“Looking back, it’s easy to forget the hard times, when marmots didn’t make it through hibernation, or when predation pressure was higher than usual. There were, and still are, challenges and recovery in the south isn’t complete either. Working with a critically endangered species, you have to accept that it’s going to be a bumpy road. The important thing is to look at the trend line.”

By 2008, the Nanaimo Lakes colonies were in better shape and attention began to turn to recovering the marmots in Strathcona Provincial Park. “Recovering the Strathcona population was always a goal for us,” says Jackson. “It is historical marmot habitat, it’s almost all protected as parkland. In the long-run, we think it might be the best Vancouver Island Marmot habitat there is.”

But the short-term, the team knew there would be challenges. “The problem was that outside of Mount Washington, there were no marmots left at all. Marmots are social animals, and with no survivors on the landscape, we knew it would be harder to re-introduce marmots successfully.” The team looked for ways to help the marmots cope in harsher conditions, and their eyes quickly turned to Mount Washington Alpine Resort. “The ski hill has always been exceptionally good for the marmots. We suspect that having people around helps keep away predators,” says Jackson.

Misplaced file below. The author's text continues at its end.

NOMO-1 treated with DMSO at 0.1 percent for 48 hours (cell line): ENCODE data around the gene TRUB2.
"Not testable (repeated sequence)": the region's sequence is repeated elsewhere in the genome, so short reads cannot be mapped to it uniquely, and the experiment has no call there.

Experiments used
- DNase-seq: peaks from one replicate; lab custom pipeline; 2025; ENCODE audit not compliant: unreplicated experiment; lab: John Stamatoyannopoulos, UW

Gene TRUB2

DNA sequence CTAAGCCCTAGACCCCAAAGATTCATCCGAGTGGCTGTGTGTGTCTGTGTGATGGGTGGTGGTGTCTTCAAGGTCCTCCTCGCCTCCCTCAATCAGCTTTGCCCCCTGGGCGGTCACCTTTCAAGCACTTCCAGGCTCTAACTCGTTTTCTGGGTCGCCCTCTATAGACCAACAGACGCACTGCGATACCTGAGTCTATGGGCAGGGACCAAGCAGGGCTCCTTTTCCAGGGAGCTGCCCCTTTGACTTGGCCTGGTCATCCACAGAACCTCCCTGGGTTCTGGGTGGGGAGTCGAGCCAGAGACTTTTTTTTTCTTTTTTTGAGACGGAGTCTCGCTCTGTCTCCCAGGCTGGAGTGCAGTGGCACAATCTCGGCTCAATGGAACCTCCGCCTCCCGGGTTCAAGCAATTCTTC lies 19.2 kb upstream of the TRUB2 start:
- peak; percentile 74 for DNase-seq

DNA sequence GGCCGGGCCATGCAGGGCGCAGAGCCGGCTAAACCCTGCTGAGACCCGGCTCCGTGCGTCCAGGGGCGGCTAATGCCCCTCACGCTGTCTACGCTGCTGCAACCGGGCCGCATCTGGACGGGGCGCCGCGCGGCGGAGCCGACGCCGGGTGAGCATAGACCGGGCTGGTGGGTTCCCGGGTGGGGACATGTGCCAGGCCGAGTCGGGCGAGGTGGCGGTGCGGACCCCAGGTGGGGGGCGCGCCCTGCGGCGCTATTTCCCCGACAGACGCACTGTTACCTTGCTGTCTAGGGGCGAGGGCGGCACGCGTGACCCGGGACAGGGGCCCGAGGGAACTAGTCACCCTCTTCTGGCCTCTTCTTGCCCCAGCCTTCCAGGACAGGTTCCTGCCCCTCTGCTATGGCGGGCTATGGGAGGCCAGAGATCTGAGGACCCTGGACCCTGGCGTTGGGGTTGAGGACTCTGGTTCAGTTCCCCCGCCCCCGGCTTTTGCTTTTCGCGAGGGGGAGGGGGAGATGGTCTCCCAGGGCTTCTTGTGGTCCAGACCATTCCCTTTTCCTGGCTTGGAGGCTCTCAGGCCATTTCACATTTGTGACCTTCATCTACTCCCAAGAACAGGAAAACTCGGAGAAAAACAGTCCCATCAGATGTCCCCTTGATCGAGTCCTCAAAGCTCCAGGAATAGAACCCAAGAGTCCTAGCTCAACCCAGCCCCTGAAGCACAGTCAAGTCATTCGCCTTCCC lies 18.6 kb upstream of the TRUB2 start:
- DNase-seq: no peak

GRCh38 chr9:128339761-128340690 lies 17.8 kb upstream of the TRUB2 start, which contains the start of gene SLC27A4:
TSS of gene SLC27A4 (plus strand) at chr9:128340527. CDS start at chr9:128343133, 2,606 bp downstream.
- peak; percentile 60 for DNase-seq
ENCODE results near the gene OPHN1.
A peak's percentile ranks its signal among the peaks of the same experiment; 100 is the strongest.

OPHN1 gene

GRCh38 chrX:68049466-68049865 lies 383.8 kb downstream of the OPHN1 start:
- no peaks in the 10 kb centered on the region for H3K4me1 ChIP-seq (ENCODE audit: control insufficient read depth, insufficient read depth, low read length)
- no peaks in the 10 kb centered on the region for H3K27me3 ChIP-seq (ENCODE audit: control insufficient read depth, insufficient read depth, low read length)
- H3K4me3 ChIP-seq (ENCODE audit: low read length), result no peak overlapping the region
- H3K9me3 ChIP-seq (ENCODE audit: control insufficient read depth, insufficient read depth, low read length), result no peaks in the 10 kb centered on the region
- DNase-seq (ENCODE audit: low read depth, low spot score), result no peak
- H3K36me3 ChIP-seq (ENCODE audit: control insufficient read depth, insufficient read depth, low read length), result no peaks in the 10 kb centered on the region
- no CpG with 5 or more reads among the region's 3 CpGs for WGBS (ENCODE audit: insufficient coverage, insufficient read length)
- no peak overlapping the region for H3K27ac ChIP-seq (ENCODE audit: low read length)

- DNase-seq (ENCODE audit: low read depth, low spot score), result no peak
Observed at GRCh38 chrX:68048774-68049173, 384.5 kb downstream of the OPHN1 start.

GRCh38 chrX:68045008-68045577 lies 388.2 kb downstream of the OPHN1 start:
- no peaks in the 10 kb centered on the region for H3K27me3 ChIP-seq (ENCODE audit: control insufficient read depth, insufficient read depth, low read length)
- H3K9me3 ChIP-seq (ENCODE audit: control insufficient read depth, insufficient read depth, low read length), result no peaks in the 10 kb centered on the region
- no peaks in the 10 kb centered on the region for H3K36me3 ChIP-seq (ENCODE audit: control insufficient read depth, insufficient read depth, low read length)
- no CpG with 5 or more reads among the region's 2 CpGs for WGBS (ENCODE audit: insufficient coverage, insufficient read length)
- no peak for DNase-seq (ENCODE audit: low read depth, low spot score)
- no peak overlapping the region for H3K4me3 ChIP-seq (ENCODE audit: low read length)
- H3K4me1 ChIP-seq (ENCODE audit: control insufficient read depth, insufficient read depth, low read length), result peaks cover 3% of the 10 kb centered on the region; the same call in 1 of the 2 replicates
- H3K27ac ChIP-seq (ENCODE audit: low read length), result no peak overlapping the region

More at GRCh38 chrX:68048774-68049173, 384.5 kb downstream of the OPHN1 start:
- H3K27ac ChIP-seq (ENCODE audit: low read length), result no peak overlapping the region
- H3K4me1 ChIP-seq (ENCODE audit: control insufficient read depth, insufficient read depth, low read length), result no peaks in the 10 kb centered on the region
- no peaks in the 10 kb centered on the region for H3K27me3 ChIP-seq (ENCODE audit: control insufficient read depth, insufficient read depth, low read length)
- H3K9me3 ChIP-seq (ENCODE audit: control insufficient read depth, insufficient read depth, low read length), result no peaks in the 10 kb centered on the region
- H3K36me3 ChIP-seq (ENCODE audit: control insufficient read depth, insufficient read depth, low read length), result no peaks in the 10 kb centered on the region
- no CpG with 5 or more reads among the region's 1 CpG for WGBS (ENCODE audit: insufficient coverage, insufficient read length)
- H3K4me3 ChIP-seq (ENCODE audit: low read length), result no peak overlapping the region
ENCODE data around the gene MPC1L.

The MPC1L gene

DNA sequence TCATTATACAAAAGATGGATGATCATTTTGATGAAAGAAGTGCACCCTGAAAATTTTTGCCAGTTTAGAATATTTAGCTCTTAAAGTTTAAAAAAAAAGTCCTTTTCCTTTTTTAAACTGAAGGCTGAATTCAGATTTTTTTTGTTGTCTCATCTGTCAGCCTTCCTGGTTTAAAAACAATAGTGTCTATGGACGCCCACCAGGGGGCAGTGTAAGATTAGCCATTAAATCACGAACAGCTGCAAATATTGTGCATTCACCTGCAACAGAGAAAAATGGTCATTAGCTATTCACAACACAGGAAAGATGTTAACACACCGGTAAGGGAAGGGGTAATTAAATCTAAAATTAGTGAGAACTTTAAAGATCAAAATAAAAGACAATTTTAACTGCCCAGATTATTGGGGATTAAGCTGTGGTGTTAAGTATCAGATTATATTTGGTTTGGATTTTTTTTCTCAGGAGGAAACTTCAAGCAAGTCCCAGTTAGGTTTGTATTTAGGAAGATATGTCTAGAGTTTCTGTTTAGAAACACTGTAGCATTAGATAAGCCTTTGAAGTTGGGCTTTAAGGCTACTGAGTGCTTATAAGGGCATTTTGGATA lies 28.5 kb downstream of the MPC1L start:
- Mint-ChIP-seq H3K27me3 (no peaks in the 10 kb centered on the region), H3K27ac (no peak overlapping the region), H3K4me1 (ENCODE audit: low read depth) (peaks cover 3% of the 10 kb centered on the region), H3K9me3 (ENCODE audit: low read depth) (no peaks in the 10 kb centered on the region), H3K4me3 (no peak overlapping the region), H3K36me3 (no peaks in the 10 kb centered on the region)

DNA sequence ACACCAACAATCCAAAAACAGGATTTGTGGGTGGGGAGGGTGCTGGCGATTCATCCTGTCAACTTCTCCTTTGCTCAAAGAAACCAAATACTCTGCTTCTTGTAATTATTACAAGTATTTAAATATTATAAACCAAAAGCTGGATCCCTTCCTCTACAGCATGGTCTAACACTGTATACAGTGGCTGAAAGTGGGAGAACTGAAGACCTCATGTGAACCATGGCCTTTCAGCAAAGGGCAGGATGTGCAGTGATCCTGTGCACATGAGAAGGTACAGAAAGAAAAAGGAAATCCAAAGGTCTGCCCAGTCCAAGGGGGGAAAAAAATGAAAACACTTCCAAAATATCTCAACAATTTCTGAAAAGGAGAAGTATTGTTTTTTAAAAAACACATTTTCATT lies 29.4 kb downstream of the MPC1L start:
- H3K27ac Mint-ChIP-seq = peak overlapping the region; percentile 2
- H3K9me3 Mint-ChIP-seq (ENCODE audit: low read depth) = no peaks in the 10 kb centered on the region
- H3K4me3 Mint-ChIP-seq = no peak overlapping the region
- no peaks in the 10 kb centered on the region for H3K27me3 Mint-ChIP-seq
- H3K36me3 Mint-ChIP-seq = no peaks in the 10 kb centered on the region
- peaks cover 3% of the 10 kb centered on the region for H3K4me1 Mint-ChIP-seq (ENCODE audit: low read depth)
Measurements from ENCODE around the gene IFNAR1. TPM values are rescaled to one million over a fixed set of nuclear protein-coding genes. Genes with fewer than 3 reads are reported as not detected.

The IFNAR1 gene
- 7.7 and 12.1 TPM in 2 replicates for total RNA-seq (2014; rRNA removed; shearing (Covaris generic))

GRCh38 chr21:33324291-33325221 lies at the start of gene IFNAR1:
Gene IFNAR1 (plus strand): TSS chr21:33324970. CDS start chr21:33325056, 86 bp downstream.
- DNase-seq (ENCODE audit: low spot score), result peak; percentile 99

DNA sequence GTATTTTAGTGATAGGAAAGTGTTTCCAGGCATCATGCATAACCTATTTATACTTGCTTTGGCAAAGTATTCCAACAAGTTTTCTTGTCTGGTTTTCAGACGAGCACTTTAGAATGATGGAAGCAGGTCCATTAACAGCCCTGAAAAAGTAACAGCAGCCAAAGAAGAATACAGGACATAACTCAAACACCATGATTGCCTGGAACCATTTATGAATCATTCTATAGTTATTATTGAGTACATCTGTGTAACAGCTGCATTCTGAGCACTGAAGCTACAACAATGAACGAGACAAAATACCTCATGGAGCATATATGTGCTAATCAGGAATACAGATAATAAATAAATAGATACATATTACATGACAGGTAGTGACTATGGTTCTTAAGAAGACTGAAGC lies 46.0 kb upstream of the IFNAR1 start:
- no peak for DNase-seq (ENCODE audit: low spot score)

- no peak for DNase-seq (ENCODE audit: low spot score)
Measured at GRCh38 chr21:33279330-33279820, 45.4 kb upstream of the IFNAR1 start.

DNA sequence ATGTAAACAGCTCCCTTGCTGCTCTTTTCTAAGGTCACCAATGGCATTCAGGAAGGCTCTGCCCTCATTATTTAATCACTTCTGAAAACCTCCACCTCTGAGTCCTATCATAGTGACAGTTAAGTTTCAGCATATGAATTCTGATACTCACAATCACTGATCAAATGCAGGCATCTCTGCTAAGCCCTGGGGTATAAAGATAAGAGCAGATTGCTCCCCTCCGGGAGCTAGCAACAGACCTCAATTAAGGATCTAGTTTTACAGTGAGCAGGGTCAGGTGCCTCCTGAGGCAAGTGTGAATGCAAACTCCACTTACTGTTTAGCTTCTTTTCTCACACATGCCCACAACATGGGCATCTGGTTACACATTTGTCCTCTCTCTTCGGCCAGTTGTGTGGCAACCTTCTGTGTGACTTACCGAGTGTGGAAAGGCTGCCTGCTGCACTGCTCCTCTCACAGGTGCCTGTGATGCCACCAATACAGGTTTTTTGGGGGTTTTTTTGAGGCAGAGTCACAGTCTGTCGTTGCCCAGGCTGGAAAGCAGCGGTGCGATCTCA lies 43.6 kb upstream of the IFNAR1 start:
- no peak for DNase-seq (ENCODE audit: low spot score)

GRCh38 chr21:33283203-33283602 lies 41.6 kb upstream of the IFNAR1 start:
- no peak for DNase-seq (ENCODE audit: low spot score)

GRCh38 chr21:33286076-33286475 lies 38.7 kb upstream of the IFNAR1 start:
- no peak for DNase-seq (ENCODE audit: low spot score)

In fact, by 2011, reproduction on the ski hill was so strong that the team began to think about moving some of the offspring into Strathcona Park. “When marmots are two or three years old, many naturally move away from their birth colony and search for a new colony to join. We decided to save them some time and effort, and started flying these ‘teenagers’ out by helicopter with the captive-bred marmots.”